Xeriscaping - Rain Chains Direct

Xeriscaping

xeriscapingWater conservation benefits homeowners and environmentalists alike. From high-efficiency washing machines to taking shorter showers, small changes can make a big difference in both utility bills and sustainability efforts. But water use doesn’t stop in the home; the average North American household uses 50% of its water supply on lawn, landscape and garden maintenance. In fact, one of the biggest opportunities for water conservation exists in homeowners’ backyards.


What is xeriscaping?

Xeriscaping is a method of creative landscaping that focuses on strategic use of flora, soil and planting patterns to cultivate gardens that require minimum hydration. These techniques have been able to reduce water use in lawn and landscaping by as much as 75%. Developed in drought-afflicted Colorado, xeriscaping uses seven basic planting principles to minimize water use. Today, a wide variety of drought-resistant plantings and countless aesthetic options encourage gardeners in all geographies to get creative and personalize the trend for themselves.



How does it work? yard with drought resistant plants

In general, xeriscaping focuses on two major components of the landscaping process: careful planning, followed by creation and maintenance of the xeriscape.

Planning is the most important step to reduce water use and maximize the benefits of natural precipitation. Xeriscape gardeners assess natural grades and contours in the land, predicting areas most susceptible to rainfall and planting accordingly. Rain harvesting methods, such as rain barrels and Rain Chain systems, also aid in the capture and direction of nature’s water supply toward thirsty plants. To prevent water evaporation, trees or shrubs are used to shade the property, and exposed turf is kept to a minimum. (For turf lawns, native grasses like buffalo and bluegrass are drought-resistant alternatives to typical lawn grasses.)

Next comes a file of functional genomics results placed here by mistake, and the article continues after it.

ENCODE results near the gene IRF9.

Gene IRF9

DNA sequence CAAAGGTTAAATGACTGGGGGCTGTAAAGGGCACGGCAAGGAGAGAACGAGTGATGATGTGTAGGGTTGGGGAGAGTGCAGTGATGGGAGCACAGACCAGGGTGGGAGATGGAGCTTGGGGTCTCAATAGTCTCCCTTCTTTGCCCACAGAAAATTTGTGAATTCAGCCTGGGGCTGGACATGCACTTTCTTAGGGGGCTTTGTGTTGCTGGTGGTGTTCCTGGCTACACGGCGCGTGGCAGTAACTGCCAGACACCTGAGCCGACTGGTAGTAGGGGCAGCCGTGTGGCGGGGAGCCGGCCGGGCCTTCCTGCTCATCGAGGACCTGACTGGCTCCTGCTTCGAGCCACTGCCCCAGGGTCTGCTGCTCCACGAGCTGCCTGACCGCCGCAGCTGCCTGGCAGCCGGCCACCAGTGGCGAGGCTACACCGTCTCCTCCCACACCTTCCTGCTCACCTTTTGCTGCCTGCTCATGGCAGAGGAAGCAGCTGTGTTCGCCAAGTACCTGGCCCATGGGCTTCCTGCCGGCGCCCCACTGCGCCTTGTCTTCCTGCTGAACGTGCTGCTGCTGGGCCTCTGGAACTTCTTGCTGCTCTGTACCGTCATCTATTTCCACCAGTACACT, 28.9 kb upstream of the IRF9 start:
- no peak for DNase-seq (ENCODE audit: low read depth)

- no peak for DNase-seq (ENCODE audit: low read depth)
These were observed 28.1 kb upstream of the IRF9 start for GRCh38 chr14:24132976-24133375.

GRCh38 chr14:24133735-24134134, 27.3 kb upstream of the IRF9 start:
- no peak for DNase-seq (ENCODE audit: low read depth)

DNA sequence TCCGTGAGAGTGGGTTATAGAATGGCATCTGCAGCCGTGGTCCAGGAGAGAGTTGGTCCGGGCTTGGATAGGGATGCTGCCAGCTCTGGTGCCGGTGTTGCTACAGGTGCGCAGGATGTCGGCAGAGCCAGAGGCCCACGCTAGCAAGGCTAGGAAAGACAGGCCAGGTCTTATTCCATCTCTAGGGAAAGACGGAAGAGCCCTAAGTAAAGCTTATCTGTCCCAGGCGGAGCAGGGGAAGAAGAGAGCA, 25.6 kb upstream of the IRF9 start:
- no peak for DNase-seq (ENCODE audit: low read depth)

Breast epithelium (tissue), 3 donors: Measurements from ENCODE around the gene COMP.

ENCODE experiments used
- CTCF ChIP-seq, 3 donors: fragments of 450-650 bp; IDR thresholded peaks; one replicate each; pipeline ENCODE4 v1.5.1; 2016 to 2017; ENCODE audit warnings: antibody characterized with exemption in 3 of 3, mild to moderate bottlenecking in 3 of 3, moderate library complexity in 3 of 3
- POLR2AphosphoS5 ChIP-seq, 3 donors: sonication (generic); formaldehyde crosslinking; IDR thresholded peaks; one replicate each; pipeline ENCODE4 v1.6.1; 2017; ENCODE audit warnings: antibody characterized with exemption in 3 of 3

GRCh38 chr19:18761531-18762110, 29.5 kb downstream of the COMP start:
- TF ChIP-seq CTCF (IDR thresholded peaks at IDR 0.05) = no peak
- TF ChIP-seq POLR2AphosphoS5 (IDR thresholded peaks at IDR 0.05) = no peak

Following detailed plans, soil optimization is key for long-term success. The addition of nutrient-rich compost aerates and primes the land to both drain and retain water effectively.
Layering mulch is another important step as it cools plant roots, slows evaporation and reduces
weed growth. Finally, ongoing irrigation is achieved through soaker hoses or drip-irrigation
systems, methods that target plant roots rather than spraying drops into the air.



Benefits of xeriscapingWhat are the benefits?

In addition to lowering household water use, the benefits of xeriscaping include less time spent on property maintenance, healthier soil, and less need for fertilizer. To try your hand at xeriscaping, explore the seven principles in detail. Adopt a drought-resistant iris, plant more trees, or choose inventive ways to recycle rainwater. Your garden - and your planet! - will thank you.